In the spring of 2017, I was working as a Veterans Treatment Court Coordinator in Montana. I’d heard about groups that used creative writing as a form of therapy for veterans but hadn’t heard of any in Great Falls. So, I worked with the local Vet Center to start a group called The Sword and the Pen. Initially, we met every other Thursday and by October of 2017, prior to my moving to DC to pursue a graduate degree, we were meeting every week, rain or shine.
I was passionate about starting this group because writing is cathartic. I’ve always felt this way, which is what prompted me to pursue a Bachelor’s in Creative Writing. For me, reading about, and being able to create, different worlds helped get me through and better understand the difficult times in my life — including being diagnosed with a mild traumatic brain injury. Even today, writing helps me to be introspective and yet look beyond myself.
Understanding how writing helped me to process and be open about my trauma led me to consider how it could be useful to others as well. If approached in the right way, writing can be extremely personal and be tailored to fit individual needs, even needs that change over time. My own writing style has slowly morphed from escapist fantasy to self-baring poetry.
As a group leader, my role was to facilitate and teach writing techniques. I aimed to provide the veterans with the tools that would enable them to tell whatever stories coursed through their minds. Such techniques included: how to brainstorm, how to write dialogue, how to write believable characters, and how to delve into the darkness of heroic characters and the hidden goodness of villains.
Hemingway said, “There’s nothing to writing. All you do is sit down at a typewriter and open a vein.”
I always encouraged the group members to tell their authentic stories. For readers to recognize themselves in a character, the author must be open and vulnerable. At first, this was difficult and terrifying work and required the group to be completely accepting of each other’s work. Nothing was taboo, and for that hour-and-a-half, anything could be said without judgment. In that safe space, we were all able to be honest with each other, and with ourselves.
However, the group’s work wasn’t always so formidable; jokes and witty banter flowed easily through our conversations. At The Sword and the Pen, each veteran wanted something different out of the class. One veteran enjoyed bringing comedy to life in his short stories, saying that there was enough sadness in the world without him adding to it. Another man liked to write sweeping historical war-time sagas that helped tell the story of his time in Iraq. A woman in the group preferred to incorporate memories of a rough childhood into her stories and discuss ways for her character to deal with those difficulties. It was an iterative process of growing and learning, of reaching within ourselves to find whatever it was that needed to be brought into the light, and of exposing whatever it was that needed to be shared.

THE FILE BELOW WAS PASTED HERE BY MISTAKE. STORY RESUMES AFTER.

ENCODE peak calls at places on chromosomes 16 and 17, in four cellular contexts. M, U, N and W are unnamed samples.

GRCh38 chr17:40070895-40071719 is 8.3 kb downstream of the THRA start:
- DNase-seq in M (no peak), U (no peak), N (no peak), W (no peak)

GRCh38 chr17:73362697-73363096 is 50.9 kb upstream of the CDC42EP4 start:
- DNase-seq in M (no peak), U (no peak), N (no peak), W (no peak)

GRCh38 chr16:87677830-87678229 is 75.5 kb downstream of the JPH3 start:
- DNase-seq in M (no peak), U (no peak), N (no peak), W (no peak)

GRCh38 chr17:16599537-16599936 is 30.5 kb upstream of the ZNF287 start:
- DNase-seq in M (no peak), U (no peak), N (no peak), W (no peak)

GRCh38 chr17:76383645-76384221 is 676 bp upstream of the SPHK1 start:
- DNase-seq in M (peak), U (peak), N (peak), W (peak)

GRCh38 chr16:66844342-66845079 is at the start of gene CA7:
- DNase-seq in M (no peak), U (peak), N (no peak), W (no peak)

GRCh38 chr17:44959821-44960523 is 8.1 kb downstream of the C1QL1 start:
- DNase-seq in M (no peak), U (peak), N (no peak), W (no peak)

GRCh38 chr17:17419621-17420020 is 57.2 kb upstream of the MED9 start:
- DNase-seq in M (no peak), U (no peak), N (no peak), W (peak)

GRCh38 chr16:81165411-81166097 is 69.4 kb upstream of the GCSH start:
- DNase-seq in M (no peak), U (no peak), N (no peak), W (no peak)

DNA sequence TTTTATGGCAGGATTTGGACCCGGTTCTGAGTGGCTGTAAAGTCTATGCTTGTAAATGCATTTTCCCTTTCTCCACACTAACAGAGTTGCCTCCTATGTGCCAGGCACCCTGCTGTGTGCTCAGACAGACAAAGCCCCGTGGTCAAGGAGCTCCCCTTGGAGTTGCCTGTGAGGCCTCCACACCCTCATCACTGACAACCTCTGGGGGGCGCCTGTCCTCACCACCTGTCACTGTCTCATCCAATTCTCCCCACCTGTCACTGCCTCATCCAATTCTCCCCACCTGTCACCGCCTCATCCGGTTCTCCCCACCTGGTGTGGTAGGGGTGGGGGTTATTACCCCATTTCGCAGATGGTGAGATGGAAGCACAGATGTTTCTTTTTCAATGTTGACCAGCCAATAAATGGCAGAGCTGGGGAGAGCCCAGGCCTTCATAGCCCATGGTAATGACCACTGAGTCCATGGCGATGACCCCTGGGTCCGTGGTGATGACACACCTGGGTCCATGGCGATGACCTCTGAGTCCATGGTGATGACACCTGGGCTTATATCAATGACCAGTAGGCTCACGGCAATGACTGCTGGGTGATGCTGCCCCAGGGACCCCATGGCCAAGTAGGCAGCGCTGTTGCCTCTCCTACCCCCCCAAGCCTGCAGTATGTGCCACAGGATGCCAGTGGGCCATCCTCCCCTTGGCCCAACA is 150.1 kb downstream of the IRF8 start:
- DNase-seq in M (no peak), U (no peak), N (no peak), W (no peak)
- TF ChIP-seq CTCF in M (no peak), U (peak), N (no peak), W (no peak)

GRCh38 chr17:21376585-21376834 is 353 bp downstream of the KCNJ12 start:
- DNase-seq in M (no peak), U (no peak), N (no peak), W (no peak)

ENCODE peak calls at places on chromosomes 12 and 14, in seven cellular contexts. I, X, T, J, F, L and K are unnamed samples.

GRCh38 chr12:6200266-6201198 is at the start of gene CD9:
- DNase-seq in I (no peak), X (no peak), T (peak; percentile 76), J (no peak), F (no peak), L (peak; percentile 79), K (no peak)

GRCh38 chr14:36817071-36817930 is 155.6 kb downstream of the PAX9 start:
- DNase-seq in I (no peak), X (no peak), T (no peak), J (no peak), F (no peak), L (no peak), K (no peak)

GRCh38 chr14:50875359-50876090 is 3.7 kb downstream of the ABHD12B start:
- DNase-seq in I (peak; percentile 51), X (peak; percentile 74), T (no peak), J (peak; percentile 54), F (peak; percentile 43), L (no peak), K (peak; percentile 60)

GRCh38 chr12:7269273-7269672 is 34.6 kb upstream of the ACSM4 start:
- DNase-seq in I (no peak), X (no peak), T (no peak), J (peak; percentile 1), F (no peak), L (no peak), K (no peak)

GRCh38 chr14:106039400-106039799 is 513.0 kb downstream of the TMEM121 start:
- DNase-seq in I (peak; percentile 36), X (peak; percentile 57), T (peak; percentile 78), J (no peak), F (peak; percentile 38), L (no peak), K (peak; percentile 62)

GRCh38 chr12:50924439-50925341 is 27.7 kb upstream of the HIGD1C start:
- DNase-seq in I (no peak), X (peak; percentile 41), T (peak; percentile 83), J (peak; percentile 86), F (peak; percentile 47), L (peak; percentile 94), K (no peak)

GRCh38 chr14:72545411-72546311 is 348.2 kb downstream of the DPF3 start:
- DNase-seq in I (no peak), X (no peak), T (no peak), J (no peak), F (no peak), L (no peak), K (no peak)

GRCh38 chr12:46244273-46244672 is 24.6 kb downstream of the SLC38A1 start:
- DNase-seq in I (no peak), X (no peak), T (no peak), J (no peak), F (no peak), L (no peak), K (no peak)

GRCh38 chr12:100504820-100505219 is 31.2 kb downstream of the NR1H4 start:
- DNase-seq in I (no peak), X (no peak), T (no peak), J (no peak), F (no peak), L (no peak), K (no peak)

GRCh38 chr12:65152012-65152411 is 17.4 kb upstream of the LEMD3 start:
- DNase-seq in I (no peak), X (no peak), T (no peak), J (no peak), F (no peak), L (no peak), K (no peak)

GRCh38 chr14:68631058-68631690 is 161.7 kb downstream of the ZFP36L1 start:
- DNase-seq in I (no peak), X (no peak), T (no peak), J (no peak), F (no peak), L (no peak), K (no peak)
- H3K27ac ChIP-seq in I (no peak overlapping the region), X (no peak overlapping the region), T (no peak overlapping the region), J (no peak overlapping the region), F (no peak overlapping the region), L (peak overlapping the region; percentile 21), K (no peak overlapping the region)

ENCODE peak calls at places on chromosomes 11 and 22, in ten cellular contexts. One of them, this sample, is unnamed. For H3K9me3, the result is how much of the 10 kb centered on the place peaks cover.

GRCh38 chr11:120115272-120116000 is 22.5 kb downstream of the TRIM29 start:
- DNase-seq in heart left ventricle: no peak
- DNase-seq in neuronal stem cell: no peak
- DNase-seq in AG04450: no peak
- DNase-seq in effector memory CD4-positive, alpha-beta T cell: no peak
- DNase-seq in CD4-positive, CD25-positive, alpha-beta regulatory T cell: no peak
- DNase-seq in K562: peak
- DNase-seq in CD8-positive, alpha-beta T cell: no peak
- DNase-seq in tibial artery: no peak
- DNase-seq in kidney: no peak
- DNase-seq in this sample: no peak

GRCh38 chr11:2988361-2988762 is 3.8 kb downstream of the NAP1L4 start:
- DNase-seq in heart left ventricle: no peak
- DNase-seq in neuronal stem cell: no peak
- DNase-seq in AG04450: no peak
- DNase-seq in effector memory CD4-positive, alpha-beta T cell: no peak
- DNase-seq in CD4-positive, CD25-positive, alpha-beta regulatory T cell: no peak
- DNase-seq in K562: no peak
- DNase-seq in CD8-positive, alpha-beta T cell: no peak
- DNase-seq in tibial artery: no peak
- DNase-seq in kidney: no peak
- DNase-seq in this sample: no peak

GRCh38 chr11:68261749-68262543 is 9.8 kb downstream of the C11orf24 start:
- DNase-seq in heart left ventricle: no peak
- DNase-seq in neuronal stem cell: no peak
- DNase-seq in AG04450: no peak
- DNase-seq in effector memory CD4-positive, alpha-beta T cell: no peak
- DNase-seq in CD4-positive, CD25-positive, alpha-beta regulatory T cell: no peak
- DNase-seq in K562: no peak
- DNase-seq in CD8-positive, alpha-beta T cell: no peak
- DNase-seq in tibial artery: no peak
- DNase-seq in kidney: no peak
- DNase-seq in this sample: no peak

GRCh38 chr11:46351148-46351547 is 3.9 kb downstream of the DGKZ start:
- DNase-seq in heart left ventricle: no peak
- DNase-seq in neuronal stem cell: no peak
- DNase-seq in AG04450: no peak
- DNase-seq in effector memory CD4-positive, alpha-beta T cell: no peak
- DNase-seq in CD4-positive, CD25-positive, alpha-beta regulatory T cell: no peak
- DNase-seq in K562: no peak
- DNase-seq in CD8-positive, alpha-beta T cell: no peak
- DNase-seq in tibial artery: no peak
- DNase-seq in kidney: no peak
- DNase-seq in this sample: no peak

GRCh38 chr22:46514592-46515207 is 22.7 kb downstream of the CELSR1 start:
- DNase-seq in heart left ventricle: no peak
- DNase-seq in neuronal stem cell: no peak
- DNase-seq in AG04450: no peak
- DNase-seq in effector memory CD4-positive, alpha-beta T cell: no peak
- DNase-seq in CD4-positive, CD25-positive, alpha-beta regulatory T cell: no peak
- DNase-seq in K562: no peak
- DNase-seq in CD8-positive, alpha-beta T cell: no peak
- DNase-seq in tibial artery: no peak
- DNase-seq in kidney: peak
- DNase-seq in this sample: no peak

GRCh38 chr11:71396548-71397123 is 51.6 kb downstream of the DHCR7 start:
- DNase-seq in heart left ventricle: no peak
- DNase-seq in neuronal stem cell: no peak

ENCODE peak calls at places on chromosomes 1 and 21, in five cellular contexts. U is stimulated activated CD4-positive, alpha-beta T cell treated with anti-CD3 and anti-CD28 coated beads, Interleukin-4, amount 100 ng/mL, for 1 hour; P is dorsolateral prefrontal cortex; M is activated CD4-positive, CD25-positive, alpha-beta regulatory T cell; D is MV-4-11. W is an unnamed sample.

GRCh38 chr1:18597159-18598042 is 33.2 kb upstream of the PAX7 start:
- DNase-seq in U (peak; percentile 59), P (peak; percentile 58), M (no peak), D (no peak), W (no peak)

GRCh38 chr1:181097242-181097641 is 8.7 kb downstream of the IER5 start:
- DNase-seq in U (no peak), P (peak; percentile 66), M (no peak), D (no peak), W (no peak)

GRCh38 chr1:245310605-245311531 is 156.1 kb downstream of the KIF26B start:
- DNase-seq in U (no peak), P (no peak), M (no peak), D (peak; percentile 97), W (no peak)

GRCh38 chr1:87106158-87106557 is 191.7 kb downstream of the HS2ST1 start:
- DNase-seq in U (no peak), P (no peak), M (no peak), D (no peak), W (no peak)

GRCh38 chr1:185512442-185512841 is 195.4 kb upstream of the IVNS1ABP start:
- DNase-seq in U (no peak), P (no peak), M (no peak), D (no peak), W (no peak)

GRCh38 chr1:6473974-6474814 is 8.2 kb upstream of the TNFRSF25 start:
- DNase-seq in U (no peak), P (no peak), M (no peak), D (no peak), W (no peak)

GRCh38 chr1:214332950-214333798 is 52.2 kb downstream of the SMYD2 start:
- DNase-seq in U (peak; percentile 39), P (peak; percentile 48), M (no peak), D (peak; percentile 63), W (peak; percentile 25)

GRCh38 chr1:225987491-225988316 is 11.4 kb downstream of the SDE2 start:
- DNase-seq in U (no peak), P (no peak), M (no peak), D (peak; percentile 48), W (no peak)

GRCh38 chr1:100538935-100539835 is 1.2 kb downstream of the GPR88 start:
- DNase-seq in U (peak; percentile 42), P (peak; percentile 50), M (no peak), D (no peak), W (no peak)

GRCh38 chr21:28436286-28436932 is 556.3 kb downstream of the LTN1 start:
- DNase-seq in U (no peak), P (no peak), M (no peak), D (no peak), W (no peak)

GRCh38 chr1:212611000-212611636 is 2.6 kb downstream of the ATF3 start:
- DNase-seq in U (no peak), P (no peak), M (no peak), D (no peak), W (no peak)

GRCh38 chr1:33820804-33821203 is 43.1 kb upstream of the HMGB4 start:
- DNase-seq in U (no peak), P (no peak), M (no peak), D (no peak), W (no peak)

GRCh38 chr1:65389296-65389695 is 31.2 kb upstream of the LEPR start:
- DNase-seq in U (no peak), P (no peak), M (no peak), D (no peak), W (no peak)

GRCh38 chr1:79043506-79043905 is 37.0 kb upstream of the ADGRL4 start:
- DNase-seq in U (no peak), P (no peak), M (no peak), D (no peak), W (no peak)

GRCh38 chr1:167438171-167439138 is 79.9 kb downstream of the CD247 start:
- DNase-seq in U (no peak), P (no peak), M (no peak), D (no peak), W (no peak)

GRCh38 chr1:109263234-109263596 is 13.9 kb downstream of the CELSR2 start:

Acceptance, I think, is one of the core reasons that creative writing can be so effective as a form of therapy. Instead of storing memories and hiding fears in the back of your mind, you can bring them into the light and give them form. You control the pen that gives them life, and you control the same pen that conquers them. In this way, I think writing helps veterans to be able to confront their demons on their own terms and to deal with them in their own ways. It takes control away from the past and gives it to the veteran instead.
There is an old saying that the pen is mightier than the sword. While it may have originally referred to the idea that writing and diplomacy were more effective than violence, I believe it has a new meaning for veterans creative writing groups. In this context, the pen offers freedom from the pain carried by those that have wielded the sword (or machine gun, in the more modern context). It allows creative writing to be an essential form of homecoming or a “debriefing” of wartime experiences.
My experiences have led me to become a strong advocate for the formation of creative writing groups for veterans across the United States. Creative writing is a form of expression that can be added to an existing therapeutic regimen and become a positive life-long hobby. Best of all, the practice of creative writing can offer our veterans a sense of freedom that they both desire and deserve.
Elizabeth Brandeberry is a student research fellow at the Justice Programs Office and works on the Veterans Justice and Mental Health Newsletter and other projects. She is a former veterans treatment court coordinator and a current graduate student working on a master’s in international development. She also holds a master’s of science from the University of Oxford, where she studied the effects of virtual reality therapy on combat-related Post Traumatic Stress Disorder.